Cloud Computing: Buyers Beware!

Cloud Computing

One of the biggest complaints from sceptics is that many of the supposedly innovative cloud offerings actually represent nothing new.

Although cast as revolutionary by marketing departments, the distributed model of computing has a long history in IT and strong similarities can be traced between the development of the cloud and the traditional client-server model. The evolutionary nature of utility computing, however, is just the tip of the iceberg.

While it is bad enough that some vendors seem to talk as if the cloud simply appeared by magic yesterday, others are more cunning and simply re-badge existing applications and services as on-demand technology. It is a cynical tactic and one that experts can see potentially continuing in the future with some high profile examples (see further reading, below).

In fact, a group that has quickly jumped on the cloud bandwagon are computer resellers, who are not known for their shyness in spotting a potential sales opportunity. This group are finding ways to use the channel as a means to exploit the cloud. It is noticeable that resellers are being actively encouraged to start selling hybrid cloud solutions now (see further reading).

The explanation for the sudden interest from the channel is simple: resellers are looking at the cloud as the next way to make money. Tough economic conditions mean margins are forever being squeezed and businesses are looking to remove capital expenditure, especially hardware.

But are resellers really the best way to take advantage of the economies of scale associated with the cloud? Some experts believe that the hybrid cloud model will exist for the next few years as customers move slowly and shift certain applications to the cloud.

Yet resellers provide just one potential route to market and, by no means, the most expert-rich. Of course, there will be some knowledgeable and reliable cloud providers within the channel but how many can be considered true experts? The cloud, although a careful evolution of existing IT models, still represents a new and significant test for an organisation that has traditionally opted to keep most IT in-house.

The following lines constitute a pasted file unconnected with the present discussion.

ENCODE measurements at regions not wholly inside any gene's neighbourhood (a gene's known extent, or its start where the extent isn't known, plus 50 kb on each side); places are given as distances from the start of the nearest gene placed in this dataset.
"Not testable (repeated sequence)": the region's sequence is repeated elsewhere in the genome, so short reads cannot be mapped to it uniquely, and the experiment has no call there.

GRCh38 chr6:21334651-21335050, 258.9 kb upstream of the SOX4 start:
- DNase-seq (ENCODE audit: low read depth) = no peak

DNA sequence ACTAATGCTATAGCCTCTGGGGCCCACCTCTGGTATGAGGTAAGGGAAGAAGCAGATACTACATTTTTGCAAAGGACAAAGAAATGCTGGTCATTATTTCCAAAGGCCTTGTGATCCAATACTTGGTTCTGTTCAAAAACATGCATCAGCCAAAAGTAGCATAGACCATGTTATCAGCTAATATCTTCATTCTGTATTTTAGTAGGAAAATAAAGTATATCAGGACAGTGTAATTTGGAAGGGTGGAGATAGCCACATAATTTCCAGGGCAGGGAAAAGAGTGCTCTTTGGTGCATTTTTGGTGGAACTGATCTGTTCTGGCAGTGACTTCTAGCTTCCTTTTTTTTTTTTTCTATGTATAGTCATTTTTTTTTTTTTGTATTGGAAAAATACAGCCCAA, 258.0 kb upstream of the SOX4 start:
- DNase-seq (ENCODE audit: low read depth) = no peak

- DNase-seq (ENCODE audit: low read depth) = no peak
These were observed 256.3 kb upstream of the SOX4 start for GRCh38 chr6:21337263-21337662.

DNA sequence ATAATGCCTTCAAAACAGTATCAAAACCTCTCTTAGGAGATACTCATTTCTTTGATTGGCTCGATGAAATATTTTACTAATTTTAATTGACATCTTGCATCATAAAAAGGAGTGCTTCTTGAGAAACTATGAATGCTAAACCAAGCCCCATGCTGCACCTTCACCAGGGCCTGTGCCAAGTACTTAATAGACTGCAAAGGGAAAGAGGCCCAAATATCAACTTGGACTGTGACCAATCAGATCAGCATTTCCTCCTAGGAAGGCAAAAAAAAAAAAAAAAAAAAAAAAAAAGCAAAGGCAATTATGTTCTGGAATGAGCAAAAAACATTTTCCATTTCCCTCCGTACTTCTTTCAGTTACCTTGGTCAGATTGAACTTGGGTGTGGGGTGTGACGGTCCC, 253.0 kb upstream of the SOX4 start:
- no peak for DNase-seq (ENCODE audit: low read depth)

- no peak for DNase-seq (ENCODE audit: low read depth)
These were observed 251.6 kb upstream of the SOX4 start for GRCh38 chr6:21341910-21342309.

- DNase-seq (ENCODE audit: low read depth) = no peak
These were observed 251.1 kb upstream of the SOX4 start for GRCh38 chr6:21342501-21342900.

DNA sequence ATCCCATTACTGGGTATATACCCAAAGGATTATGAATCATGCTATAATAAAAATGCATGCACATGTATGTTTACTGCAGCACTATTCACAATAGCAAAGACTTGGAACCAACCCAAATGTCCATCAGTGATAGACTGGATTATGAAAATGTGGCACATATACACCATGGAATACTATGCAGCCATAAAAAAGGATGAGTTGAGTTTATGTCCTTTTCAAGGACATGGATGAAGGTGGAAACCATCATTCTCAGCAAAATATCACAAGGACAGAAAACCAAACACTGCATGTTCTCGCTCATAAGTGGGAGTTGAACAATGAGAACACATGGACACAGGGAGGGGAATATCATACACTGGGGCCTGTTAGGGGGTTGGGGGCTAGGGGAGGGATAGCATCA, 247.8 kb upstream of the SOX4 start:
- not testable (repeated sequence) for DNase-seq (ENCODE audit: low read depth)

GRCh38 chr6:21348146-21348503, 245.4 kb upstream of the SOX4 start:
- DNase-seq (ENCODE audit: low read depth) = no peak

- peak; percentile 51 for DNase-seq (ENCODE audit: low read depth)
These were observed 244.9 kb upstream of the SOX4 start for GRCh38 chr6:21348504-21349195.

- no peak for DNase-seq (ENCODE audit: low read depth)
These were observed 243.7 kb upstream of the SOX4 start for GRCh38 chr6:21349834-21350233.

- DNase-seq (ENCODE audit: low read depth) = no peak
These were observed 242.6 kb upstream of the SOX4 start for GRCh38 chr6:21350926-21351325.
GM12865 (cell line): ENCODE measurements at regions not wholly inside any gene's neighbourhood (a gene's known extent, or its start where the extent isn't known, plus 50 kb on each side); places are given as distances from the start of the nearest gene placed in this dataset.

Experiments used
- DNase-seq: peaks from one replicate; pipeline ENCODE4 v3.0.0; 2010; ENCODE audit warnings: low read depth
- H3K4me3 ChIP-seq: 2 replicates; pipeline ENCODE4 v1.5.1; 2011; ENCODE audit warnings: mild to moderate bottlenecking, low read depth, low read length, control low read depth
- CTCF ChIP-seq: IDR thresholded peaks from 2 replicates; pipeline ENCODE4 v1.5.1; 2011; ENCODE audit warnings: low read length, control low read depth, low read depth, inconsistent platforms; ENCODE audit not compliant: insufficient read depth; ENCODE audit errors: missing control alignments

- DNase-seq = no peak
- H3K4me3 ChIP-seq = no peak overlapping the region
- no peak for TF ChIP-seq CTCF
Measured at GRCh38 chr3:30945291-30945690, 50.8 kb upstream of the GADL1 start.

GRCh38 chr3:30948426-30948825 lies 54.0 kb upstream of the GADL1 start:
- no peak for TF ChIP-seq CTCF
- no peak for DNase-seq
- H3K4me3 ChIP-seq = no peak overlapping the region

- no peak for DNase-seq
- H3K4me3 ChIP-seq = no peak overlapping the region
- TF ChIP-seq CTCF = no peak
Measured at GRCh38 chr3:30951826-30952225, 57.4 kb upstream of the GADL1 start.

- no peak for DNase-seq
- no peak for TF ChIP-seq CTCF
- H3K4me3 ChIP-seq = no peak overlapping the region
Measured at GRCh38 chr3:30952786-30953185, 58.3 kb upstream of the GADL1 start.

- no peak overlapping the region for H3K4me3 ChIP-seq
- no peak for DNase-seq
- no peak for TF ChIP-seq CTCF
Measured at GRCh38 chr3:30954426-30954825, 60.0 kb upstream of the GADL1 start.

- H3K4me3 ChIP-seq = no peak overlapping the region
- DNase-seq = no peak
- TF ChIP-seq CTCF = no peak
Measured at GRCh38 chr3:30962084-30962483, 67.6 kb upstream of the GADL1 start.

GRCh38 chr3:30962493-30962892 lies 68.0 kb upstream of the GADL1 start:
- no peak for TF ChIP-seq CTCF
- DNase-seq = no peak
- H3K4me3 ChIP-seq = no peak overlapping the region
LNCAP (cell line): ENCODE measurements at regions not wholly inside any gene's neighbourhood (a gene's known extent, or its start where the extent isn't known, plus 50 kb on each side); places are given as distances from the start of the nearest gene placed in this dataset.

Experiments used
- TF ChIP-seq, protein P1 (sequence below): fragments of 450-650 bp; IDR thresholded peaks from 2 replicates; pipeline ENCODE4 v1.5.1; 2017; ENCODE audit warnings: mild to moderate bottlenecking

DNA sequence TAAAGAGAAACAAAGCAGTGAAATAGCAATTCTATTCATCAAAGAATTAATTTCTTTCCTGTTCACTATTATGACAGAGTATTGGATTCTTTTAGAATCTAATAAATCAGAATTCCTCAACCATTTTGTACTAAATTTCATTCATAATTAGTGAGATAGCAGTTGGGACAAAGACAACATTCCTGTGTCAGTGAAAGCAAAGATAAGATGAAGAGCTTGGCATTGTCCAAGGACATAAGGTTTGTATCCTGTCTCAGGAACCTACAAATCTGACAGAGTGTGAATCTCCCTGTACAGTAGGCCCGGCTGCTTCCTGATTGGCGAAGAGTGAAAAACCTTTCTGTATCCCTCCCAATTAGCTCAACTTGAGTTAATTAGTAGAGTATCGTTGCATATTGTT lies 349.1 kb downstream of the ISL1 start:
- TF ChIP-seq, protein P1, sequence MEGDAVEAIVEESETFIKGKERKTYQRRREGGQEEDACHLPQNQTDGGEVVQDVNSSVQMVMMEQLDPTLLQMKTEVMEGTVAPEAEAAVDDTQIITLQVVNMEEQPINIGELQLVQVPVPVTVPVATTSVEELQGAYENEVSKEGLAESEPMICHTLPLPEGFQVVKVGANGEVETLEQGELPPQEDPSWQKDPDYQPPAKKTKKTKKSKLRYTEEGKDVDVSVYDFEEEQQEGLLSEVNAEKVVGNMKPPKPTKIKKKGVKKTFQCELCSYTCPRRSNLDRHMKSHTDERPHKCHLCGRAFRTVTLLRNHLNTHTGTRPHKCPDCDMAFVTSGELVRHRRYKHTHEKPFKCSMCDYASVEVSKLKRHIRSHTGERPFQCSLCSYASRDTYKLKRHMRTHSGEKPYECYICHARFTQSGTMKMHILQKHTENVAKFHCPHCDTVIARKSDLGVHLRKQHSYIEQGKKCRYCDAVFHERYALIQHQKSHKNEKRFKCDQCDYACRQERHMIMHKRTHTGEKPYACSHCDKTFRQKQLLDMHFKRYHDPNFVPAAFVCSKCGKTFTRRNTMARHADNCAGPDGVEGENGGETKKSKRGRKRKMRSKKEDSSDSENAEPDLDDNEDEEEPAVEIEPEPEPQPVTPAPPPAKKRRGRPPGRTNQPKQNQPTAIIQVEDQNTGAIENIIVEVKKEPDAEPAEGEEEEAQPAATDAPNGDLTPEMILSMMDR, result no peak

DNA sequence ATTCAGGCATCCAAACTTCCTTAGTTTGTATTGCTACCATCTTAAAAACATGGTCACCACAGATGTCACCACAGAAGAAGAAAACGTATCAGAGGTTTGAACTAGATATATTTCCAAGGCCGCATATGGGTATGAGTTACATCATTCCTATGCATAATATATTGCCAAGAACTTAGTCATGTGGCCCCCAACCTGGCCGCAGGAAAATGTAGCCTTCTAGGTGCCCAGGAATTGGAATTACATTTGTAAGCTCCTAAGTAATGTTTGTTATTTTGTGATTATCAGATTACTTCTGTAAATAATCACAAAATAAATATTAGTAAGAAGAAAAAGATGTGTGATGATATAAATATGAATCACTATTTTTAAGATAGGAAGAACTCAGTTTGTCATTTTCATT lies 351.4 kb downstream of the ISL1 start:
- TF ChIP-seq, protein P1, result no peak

In an age of IT innovation, would you rather risk a jack-of-all trades cloud provider or aim to go with a master that really understands utility computing? End users must steer well clear of cloud providers that are looking to make a quick buck and work with proven service providers who can guide and support the business.

SHARETweet about this on TwitterShare on LinkedInShare on FacebookShare on Google+Pin on PinterestDigg thisShare on RedditShare on TumblrShare on StumbleUponEmail this to someone

For 26 years Neil Cross was an integral figure within the successful IBM midrange solutions house, Chorus, in which he was heavily involved with both IBM and Microsoft. Neil was Chorus' technical architect for many years before taking on the role of Managing Director in 1999. Following Chorus’s acquisition by Computer Software Group plc in 2003 Neil continued to work as a key member of the management team. In 2008, Neil decided to take a career break to go travelling with his family. He returned to the UK in 2009 to become managing director of leading managed services and cloud computing provider, Advanced 365, formerly Business Systems Group. Neil is now helping to shape Advanced 365’s exciting future as part of the rapidly expanding Advanced Computer Software group headed-up by respected CEO Vin Murria.